Post by Stalker on 7th November 2013, 4:26 am

Shellface wrote:@Stalker:
…How did you get those numbers? The radii listed are in RJ, and with the conversion RJ = 10.97 R, I get radii consistent with those listed here for all of the candidates (note that KOI-4036.01's radius has an error larger than its value, and I can't tell why). Also, is an equilibrium temperature of 24°c (KOI-1422.05) really too hot? (I'll give you .02 with Teq = 82°c, though)
F*** I have a mistake in my calculator... Thanks for this.

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Re: Second Kepler Science Conference Nov. 4-8

Post by Led_Zep on 7th November 2013, 12:25 pm

Link to archived videos :
http://nexsci.caltech.edu/conferences/KeplerII/agenda.shtml

It's finish for exoplanets ; Today and tomorrow it's time to talk stellar astrophysic...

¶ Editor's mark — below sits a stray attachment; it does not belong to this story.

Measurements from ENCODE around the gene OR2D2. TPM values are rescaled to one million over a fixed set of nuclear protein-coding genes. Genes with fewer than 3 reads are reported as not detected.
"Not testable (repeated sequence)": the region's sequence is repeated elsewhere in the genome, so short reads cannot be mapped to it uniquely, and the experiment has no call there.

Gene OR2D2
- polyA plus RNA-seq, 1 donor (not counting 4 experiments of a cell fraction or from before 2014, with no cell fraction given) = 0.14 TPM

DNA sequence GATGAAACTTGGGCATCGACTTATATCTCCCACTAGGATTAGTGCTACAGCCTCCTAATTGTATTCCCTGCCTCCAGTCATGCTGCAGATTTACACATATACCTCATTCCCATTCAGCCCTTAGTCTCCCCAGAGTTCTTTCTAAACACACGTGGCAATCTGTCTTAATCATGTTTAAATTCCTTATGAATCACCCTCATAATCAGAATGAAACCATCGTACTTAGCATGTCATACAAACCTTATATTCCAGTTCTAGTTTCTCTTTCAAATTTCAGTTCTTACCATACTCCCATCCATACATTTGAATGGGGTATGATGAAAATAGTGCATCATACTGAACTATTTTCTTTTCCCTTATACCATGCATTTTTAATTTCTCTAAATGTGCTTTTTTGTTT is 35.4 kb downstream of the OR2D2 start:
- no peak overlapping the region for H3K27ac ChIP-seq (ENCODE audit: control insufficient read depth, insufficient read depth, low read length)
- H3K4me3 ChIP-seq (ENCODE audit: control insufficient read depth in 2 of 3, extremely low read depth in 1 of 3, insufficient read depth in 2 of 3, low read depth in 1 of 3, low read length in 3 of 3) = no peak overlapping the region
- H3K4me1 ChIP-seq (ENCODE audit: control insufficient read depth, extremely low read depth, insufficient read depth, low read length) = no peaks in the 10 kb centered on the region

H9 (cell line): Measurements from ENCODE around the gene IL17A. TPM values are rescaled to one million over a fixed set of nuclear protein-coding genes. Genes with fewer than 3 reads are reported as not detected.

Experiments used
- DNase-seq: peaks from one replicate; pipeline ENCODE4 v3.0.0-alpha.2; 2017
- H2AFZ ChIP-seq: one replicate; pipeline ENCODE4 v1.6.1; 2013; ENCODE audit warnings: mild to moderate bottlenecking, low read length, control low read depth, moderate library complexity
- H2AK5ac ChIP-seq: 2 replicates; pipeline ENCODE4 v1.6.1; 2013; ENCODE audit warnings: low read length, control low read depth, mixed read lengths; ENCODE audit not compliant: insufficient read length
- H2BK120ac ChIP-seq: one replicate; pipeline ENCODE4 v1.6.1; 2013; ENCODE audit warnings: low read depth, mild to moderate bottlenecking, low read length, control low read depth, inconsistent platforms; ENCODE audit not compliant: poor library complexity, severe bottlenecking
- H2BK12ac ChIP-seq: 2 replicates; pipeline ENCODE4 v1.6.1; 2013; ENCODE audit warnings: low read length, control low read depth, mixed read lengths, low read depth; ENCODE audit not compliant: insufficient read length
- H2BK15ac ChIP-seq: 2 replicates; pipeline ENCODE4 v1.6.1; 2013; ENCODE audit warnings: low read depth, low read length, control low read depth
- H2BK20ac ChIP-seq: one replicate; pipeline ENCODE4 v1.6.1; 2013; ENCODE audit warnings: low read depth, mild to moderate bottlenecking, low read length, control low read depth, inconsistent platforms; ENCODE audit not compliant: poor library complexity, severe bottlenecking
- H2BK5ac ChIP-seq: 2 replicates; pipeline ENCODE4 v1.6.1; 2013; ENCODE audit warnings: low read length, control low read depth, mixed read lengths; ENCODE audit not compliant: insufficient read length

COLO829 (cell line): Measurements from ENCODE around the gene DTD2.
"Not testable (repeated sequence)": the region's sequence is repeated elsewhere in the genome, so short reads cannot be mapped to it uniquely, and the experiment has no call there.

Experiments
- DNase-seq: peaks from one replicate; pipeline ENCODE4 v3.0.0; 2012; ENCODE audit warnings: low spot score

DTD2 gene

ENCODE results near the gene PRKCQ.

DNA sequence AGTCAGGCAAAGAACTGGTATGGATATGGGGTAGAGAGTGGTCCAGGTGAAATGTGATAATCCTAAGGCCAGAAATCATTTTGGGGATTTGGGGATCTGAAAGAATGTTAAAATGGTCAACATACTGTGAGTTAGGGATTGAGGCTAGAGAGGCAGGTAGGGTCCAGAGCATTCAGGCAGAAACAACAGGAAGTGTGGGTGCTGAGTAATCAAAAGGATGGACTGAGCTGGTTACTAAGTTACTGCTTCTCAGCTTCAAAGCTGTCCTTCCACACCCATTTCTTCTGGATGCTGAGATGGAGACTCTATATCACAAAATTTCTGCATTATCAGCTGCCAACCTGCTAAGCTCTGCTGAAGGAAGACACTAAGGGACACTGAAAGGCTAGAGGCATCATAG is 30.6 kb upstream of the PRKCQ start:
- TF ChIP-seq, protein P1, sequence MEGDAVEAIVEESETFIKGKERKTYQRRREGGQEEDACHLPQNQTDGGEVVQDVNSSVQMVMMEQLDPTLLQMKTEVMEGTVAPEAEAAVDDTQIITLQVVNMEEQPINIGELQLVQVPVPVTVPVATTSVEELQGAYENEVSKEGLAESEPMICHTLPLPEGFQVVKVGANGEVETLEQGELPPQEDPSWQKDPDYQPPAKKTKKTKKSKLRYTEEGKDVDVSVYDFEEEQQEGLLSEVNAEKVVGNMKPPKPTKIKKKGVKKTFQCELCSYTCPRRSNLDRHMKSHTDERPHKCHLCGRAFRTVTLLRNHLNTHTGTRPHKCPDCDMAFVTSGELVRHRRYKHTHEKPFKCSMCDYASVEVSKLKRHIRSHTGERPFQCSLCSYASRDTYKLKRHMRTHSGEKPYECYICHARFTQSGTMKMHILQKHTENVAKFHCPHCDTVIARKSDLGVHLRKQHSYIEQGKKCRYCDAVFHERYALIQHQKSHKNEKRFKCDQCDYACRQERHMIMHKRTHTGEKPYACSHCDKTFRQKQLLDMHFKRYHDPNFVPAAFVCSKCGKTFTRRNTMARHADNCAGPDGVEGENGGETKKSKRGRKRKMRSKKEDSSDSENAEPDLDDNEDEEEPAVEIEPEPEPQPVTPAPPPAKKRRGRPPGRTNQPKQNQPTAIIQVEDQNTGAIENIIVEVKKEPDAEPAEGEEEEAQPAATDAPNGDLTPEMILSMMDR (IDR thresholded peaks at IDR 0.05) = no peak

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Re: Second Kepler Science Conference Nov. 4-8

Post by Led_Zep on 7th November 2013, 12:40 pm

3 other screenshots about HARPS-N :




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Re: Second Kepler Science Conference Nov. 4-8

Post by Led_Zep on 9th November 2013, 5:57 am

From archived video « New small HZ candidates from Q1-Q12
Very interesting !
Specialy for KOI-1422 : system of 5 planets (3 in HZ)
KOI-1422.04     P 63,34    R 1.20
KOI-1422.05     P 34.14    R 1.14




(click on pictures)

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Re: Second Kepler Science Conference Nov. 4-8

Post by Lazarus on 9th November 2013, 8:13 am

Shellface wrote:@Led_Zep, Lazarus
Yeah, I think that's right. It looks like that last one lies at about 3 times the critical semimajor axis, while the others are a lot closer to instability. Indeed, the last one on the list has a very long period for a Kepler detection, with an orbital period of 2.7 years(!)
KIC 7821010 planet is non-transiting, detection is through TTV. Jovian-mass object orbiting an eclipsing binary (see the Fabrycky talk "Multiple-Planet Systems: Full Architectures via TTV and TDV")